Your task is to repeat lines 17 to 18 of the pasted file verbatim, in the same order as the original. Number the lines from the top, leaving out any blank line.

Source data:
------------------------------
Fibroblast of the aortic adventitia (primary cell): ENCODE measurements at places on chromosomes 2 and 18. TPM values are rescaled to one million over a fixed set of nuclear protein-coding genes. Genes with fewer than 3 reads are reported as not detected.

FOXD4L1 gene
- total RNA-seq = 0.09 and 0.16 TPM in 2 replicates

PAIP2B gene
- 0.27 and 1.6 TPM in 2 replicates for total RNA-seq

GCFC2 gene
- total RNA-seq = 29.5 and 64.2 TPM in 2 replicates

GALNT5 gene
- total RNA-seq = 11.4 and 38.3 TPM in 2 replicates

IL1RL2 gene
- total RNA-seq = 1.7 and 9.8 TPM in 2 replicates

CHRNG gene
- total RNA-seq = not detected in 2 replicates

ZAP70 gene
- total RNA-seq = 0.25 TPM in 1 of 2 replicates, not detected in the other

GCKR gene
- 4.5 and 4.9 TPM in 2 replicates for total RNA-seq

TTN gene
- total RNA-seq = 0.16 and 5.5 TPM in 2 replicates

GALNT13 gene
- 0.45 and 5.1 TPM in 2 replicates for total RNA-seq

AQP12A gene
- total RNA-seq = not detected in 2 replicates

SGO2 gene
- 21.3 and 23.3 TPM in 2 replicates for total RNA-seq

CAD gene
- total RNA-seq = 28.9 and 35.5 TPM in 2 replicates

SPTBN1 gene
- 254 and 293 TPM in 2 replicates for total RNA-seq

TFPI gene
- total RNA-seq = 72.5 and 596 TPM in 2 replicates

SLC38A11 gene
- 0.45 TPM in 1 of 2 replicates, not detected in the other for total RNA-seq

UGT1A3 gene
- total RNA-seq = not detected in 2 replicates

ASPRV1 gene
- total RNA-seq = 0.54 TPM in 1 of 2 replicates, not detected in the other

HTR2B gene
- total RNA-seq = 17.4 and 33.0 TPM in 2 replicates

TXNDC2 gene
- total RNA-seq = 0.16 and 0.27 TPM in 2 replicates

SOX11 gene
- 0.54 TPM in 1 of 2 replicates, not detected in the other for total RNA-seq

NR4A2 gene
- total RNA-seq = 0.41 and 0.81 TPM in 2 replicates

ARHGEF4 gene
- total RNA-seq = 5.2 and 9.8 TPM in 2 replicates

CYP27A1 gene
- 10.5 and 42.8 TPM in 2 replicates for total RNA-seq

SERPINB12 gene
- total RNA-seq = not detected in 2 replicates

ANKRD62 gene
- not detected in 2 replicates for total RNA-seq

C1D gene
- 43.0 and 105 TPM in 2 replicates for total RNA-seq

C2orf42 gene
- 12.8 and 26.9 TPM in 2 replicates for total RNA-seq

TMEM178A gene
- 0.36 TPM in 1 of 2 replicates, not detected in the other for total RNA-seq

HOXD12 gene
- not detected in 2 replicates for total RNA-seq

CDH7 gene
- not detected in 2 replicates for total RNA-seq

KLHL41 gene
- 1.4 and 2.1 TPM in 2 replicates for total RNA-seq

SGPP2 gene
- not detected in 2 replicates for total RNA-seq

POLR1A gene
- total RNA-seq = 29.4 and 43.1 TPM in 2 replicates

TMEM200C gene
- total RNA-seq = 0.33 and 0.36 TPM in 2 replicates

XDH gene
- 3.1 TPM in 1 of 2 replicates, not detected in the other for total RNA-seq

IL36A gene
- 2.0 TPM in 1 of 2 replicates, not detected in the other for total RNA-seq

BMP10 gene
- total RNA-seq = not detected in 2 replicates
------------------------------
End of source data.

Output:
- 4.5 and 4.9 TPM in 2 replicates for total RNA-seq

TTN gene